This is a time of great change in the financial services industry, as digital disruption unlocks new capabilities—and creates new challenges. The workforce is coming to expect a new kind of experience from employers. Providing such an experience will help financial services firms win the war for talent and drive superior business performance. HR teams at banks have a unique role to play in realizing these benefits, as we saw in my post last week.

But making the transition to “experience architect” will be a challenge. Most HR teams today approach the workforce experience as a collection of different processes. Embracing an integrated view of the workforce experience and making the required changes to business practices will take time and effort.

Recent research from Accenture identifies some key points to keep in mind during the transition:

1 Talent expects hyper-personalization

The digital revolution has unlocked personalized experiences for the mass consumer market. Workers now expect similar customization in their relationship with their employers. Everything from professional development and advancement opportunities to day-to-day work functions should be aligned with a worker’s personal and professional goals and accordingly tailored.

2 Money isn’t the only currency, especially for younger workers

People are moved by more than money. Workers at banks are increasingly seeking greater flexibility, autonomy, and development opportunities from employers. Millennials, who are now the largest generation in the workforce, prize quality of life and engagement more than earlier generations. They want jobs that align with their values and lives.

3 The workforce will be liquid

“As needed” talent relationships are becoming more attractive and practical—for both financial services workers and employers. Accenture research reports that two-thirds of workers want to pursue self-employment or freelance work in the future, while executives expect that almost half of their workforce will include independent contractors or temporary positions by 2018.

4 Technology is an enabler

Digital tools are playing a larger role than ever in employee satisfaction, especially with millennials. Banks need to make use of technology to provide information and resources to the workforce anywhere, anytime. Through automation, AI, and advanced analytics, technology can also predict or preempt issues, providing boosts to worker productivity and happiness.

These points provide high-level guidance to HR leaders starting to think about improving the employee experience in financial services. But what concrete steps can leaders take towards this right now?

At Accenture, we firmly believe that advanced analytics are fundamental to creating a great employee experience. Firms that don’t have robust HR analytics systems should conduct strategy assessments to identify areas that would most benefit from these insights. Such as assessment will enable the development of a roadmap connecting data requirements, technology requirements, the analytics operating model, and, eventually, a targeted proof of concept.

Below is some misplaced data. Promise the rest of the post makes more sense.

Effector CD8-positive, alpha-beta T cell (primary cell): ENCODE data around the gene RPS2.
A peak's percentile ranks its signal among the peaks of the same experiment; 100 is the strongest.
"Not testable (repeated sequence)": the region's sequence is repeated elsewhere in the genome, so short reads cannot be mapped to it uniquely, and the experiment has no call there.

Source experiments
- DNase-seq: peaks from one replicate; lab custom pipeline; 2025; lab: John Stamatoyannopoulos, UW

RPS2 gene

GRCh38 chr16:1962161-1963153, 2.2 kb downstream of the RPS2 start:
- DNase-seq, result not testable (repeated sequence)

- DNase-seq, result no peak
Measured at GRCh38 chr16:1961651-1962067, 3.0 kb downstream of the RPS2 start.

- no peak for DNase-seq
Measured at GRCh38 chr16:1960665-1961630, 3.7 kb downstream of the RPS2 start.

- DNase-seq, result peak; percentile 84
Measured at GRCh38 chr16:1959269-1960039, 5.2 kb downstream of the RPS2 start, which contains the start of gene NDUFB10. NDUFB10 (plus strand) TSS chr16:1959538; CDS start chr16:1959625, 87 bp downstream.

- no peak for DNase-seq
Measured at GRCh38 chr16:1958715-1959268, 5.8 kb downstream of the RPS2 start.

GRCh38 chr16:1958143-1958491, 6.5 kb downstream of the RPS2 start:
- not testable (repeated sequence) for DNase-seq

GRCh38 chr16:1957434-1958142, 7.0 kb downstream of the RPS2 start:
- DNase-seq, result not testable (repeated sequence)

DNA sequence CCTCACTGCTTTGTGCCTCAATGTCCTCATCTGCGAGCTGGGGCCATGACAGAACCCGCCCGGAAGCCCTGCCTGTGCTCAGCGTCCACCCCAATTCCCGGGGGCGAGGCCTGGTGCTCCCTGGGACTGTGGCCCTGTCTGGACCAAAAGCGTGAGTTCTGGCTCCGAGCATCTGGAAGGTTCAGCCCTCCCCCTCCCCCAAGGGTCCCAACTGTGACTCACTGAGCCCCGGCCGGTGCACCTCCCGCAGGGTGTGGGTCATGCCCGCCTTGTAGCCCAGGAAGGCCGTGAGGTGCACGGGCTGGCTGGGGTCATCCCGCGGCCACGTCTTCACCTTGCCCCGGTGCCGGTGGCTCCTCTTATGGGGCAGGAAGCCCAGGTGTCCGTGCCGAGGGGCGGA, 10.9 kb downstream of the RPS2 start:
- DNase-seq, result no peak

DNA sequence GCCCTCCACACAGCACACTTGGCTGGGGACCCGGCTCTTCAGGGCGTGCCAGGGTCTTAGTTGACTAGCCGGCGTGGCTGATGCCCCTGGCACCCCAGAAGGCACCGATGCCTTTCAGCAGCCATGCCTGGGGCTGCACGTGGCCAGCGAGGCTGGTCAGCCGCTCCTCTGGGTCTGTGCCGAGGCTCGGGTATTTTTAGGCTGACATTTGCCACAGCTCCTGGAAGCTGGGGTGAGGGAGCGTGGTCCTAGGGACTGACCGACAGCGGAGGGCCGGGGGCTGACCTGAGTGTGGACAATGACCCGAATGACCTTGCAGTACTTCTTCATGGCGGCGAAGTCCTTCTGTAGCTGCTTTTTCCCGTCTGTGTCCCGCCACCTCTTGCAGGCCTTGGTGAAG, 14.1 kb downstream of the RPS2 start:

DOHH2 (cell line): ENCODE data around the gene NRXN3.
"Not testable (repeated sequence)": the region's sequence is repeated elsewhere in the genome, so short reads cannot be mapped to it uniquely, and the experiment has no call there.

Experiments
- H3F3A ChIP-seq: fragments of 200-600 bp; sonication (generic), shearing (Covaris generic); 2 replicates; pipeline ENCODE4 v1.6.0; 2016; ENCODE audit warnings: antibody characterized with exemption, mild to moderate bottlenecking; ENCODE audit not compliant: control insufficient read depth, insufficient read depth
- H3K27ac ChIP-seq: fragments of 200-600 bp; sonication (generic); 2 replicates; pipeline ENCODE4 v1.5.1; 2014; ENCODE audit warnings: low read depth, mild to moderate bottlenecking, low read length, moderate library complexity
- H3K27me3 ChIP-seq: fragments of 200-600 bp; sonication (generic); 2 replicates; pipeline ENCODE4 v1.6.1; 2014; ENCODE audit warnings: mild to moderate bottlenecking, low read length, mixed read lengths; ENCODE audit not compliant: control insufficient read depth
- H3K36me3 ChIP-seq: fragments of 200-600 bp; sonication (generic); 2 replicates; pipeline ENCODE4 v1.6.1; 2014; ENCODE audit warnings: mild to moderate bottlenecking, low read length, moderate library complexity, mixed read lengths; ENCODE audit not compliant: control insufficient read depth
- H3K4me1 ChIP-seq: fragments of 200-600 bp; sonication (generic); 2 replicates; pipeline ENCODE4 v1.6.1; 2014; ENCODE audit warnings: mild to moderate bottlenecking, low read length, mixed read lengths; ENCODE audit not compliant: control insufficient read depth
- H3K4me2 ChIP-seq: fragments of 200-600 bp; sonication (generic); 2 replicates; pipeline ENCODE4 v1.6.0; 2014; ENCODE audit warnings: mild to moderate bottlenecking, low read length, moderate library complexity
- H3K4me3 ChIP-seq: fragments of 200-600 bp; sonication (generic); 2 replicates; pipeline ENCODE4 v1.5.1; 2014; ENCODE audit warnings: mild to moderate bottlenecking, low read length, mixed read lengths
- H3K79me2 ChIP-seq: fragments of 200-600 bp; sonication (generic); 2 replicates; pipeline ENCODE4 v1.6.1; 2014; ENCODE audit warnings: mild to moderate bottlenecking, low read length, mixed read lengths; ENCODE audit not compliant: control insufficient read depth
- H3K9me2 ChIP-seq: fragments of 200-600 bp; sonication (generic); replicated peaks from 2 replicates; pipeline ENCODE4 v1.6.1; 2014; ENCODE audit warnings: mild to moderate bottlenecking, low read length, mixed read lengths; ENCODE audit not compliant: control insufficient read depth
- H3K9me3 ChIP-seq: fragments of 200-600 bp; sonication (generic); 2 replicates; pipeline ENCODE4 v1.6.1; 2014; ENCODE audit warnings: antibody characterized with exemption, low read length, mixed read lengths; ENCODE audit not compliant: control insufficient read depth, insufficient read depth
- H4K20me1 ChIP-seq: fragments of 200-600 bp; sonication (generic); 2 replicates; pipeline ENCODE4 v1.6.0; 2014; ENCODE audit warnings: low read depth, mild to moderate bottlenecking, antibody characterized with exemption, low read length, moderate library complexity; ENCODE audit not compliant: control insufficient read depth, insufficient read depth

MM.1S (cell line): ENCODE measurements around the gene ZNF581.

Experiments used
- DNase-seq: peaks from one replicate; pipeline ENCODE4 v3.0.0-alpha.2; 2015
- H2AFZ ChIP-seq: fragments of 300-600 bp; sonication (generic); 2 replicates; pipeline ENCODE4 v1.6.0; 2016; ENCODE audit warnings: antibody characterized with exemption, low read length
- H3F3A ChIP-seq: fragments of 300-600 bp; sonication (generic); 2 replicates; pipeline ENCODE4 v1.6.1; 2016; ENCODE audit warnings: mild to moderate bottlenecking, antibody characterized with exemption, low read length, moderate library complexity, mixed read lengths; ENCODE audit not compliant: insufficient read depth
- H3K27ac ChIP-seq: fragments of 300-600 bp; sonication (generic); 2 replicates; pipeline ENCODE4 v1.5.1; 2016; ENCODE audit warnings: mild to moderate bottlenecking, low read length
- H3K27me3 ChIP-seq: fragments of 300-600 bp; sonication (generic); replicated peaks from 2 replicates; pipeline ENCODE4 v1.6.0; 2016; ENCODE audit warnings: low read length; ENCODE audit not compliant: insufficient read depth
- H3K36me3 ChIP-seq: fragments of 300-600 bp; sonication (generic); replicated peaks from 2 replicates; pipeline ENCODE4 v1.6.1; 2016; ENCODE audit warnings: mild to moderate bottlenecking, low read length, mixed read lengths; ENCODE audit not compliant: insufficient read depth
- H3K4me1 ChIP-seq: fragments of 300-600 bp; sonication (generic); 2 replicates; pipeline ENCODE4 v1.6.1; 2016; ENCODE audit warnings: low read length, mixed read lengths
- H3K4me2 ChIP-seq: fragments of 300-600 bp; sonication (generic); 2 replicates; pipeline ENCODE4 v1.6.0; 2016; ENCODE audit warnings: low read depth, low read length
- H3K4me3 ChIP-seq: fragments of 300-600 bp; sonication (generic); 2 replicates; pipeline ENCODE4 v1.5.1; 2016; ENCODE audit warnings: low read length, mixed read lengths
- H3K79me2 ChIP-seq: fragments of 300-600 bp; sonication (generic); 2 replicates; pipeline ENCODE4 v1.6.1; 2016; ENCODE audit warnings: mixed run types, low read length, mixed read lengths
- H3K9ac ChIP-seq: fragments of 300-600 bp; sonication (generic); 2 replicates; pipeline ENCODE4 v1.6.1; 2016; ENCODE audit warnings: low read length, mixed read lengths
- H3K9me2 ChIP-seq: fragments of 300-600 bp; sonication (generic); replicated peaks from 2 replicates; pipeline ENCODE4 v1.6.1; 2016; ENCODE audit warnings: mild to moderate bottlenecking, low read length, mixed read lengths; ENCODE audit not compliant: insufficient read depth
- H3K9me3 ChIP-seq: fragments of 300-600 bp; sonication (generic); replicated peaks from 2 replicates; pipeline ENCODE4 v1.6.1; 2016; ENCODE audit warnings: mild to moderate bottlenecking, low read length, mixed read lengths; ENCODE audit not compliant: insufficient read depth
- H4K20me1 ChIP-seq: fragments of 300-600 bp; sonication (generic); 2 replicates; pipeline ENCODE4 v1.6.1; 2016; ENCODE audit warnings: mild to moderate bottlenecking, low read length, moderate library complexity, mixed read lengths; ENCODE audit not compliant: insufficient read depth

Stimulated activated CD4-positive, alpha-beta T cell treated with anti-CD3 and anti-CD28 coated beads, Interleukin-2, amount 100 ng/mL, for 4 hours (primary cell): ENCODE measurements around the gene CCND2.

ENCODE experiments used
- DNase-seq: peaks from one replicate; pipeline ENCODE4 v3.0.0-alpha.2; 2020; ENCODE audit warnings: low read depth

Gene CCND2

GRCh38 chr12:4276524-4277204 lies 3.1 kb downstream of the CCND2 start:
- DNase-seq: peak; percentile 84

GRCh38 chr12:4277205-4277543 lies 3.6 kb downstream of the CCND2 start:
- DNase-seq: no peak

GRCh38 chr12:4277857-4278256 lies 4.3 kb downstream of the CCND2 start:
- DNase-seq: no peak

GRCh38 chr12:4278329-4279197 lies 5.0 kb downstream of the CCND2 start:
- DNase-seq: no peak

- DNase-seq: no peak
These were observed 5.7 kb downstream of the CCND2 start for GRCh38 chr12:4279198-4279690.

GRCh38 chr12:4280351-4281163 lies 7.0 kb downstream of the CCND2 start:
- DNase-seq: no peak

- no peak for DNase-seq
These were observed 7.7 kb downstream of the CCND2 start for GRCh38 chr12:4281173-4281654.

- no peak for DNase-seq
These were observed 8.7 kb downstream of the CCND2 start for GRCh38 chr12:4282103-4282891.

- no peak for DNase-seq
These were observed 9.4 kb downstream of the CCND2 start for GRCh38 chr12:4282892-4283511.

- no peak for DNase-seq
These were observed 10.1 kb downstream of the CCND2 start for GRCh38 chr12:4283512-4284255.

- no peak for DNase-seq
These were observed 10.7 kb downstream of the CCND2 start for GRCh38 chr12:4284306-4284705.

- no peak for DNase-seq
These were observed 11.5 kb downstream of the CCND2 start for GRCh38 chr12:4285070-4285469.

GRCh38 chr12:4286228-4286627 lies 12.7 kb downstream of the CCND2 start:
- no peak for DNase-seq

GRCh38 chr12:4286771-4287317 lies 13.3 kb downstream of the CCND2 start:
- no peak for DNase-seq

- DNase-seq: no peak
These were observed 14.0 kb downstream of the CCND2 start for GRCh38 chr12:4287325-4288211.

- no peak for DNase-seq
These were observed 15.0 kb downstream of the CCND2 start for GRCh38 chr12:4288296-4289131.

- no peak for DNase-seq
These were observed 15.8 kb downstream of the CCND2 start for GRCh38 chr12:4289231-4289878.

Accenture’s confidence in this approach is built on first-hand experience. Accenture has used the advanced workforce planning tool OptTek to analyze two years of HR-related data to improve talent supply forecasts. This helped optimize team sizes and acquisition across geographies, business units, and talent segments, improving business performance and the employee experience at the same time.

Once a financial services firm has a strong foundation of analytics, the next step towards creating a great employee experience is to put those insights to use. Two crucial considerations while doing this are leveraging the cloud and going mobile.

Leveraging the cloud means making HR solutions scalable and streamlined with digital cloud technology. The cloud enables financial services organizations to upgrade and integrate new applications in a matter of months instead of years. This helps firms acquire the agility needed to provide customized employee experiences.

Going mobile means providing a great employee experience to employees whether they are in the office, working from home, or travelling. Today’s financial services employees, especially millennials, want to work seamlessly, anywhere, with access to the data and information they need to take control of their own careers. To remain competitive, HR leaders need to make sure their firms provide these options.

That’s a look at the foundation of creating a great employee experience. For more advice about starting your organization’s transformation, contact me and come back next week, when we’ll look at some more real-world examples of workforce experience transformation.

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